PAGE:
When you’re shopping for health insurance, you have a lot of options to choose from.
Knowing the differences between plans can help you choose the one that’s right for your health care needs and budget.
As you look at plans, you may notice that some plans are HMOs, some are PPOs, and some are EPOs, but what does that mean?
HMO stands for health maintenance organization.
PPO stands for preferred provider organization.
EPO stands for exclusive provider organization.
All these plans use a network of physicians, hospitals and other health care professionals to give you the highest quality care. The difference between them is the way you interact with those networks.
With an HMO plan, you pick one primary care physician. All your health care services go through that doctor. That means that you need a referral before you can see any other health care professional, except in an emergency. Visits to health care professionals outside of your network typically aren’t covered by your insurance.
For example, if you get a skin rash, you wouldn’t go straight to a dermatologist. You would first go to your primary care physician, who‘d examine you. If your primary care physician can’t help you, he or she will give you a referral to a trusted dermatologist in your network that will.
One exception to this is that women don’t need a referral to see an obstetrician/gynecologist, or OB/GYN, in their network for routine services such as Pap tests, annual well-woman visits and obstetrical care.
Coordinating all your health care through your primary care physician means less paperwork and lower health care costs for everyone.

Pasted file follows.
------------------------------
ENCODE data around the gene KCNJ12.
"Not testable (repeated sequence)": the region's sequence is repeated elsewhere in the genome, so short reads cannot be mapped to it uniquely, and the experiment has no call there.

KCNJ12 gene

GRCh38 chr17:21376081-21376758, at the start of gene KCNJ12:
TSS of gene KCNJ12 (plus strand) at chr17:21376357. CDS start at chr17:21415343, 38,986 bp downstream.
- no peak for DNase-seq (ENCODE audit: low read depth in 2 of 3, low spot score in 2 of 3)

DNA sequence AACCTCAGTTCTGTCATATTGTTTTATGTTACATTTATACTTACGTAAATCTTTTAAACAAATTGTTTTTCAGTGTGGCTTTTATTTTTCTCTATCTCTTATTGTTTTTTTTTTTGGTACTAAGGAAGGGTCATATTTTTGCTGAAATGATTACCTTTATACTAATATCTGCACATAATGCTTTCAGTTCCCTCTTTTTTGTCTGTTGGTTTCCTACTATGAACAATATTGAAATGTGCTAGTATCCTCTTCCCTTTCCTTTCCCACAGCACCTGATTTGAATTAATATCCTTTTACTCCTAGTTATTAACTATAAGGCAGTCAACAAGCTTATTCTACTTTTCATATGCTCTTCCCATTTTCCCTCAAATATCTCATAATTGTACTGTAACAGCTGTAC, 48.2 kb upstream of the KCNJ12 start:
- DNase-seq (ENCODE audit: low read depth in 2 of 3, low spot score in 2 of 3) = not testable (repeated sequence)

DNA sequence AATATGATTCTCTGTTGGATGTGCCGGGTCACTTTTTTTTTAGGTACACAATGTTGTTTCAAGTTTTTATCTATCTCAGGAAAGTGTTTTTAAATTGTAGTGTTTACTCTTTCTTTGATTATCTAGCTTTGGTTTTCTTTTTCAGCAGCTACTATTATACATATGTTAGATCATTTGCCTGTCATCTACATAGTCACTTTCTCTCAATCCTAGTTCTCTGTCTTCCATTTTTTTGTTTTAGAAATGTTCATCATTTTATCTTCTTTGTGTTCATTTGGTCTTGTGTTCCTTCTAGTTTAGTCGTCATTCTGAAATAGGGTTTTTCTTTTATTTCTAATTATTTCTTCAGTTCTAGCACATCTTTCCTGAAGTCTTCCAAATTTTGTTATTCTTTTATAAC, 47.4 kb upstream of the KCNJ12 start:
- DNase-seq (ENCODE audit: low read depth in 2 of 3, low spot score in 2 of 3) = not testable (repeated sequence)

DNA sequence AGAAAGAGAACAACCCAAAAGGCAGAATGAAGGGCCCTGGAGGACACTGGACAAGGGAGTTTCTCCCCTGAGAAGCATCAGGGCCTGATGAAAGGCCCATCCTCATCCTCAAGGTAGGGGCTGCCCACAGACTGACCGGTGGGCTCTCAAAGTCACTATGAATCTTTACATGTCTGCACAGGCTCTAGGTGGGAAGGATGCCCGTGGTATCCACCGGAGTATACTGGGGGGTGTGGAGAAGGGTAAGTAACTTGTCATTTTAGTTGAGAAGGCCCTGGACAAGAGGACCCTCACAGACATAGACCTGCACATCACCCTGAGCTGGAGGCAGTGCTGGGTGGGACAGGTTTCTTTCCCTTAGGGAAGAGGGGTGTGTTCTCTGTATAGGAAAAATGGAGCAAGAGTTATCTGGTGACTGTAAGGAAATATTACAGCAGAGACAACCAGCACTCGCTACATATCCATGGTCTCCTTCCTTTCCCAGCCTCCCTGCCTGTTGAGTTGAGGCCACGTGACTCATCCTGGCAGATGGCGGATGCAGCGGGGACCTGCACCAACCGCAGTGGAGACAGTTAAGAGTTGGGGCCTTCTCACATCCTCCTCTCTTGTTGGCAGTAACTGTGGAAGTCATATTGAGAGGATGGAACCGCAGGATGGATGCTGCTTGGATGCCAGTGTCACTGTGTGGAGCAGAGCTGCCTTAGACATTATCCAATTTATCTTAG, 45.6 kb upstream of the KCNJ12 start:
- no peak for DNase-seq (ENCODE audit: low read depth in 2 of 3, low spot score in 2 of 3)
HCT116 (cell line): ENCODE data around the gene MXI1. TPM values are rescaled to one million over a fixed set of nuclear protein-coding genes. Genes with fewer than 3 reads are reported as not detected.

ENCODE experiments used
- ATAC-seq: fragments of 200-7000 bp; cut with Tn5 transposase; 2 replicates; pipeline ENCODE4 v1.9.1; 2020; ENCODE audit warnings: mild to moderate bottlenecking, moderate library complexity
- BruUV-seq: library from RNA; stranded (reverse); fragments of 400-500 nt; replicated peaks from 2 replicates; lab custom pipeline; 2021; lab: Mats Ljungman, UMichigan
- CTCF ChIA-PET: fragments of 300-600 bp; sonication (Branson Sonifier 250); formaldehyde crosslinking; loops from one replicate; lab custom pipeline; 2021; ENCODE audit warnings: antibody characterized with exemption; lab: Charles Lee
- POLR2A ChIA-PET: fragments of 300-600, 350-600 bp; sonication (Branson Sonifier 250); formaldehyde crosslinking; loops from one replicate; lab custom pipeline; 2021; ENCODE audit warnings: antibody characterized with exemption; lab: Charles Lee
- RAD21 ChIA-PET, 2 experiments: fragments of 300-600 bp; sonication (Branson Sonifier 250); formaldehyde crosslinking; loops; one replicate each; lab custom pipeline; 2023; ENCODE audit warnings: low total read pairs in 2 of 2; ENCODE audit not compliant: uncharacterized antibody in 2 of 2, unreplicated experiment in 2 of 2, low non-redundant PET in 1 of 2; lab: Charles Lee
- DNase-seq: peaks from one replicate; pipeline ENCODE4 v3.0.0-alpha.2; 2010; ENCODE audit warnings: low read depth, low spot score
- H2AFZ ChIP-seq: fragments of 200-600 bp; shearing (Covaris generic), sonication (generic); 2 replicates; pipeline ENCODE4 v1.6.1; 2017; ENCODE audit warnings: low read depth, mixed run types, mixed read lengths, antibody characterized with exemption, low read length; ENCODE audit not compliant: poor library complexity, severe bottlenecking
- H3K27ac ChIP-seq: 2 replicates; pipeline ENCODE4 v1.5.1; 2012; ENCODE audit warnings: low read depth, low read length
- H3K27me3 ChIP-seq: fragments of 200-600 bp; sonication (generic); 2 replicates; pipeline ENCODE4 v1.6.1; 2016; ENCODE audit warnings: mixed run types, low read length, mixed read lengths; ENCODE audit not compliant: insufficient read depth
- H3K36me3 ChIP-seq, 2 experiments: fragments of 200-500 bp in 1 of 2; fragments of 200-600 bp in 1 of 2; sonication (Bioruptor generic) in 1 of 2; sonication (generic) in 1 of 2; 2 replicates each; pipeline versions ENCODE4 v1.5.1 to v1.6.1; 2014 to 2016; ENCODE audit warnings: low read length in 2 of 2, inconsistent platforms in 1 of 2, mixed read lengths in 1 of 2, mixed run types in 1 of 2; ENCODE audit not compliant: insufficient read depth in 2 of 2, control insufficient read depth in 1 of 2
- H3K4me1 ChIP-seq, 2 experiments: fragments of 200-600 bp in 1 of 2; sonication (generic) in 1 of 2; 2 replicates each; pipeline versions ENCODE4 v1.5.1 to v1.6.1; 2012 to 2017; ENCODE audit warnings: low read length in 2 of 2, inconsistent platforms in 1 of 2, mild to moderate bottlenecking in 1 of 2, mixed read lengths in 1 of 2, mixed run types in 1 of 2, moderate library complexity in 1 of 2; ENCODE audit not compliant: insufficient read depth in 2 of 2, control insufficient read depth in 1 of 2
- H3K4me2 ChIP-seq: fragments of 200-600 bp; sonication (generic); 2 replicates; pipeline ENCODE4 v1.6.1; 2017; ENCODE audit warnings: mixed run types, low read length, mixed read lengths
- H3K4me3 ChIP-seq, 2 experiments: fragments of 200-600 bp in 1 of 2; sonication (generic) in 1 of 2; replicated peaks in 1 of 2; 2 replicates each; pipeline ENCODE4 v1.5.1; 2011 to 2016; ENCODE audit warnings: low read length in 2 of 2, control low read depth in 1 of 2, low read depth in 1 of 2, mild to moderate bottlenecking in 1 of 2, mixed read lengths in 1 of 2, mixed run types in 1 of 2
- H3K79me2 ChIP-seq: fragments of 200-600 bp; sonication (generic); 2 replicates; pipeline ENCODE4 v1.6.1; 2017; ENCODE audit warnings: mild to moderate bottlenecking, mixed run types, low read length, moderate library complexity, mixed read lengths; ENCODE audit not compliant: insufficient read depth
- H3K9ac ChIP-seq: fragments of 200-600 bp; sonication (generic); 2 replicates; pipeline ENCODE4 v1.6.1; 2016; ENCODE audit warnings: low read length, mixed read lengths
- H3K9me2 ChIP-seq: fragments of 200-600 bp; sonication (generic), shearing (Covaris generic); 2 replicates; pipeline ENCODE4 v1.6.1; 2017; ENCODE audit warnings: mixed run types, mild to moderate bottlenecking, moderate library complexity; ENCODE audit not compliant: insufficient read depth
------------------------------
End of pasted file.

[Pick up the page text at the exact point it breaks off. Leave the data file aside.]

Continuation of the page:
PPO plans give you flexibility. You don’t need a primary care physician. You can go to any health care professional you want without a referral—inside or outside of your network.
Staying inside your network means smaller copays and full coverage. If you choose to go outside your network, you'll have higher out-of-pocket costs, and not all services may be covered.
EPO plans combine the flexibility of PPO plans with the cost-savings of HMO plans. You won't need to choose a primary care physician, and you don't need referrals to see a specialist.
But you'll have a limited network of doctors and hospitals to choose from. And EPO plans don't cover care outside your network unless it's an emergency.
It's important to know who participates in your EPO plan's network. If you go to a doctor or hospital that doesn't accept your plan, you'll pay all costs.
Which one is right for me?
If you prefer to have your care coordinated through a single doctor, an HMO plan might be right for you. If you want greater flexibility or if you see a lot of specialists, a PPO plan might be what you’re looking for. And if you're interested in saving money by using a smaller network of doctors and hospitals, an EPO plan might be a good fit.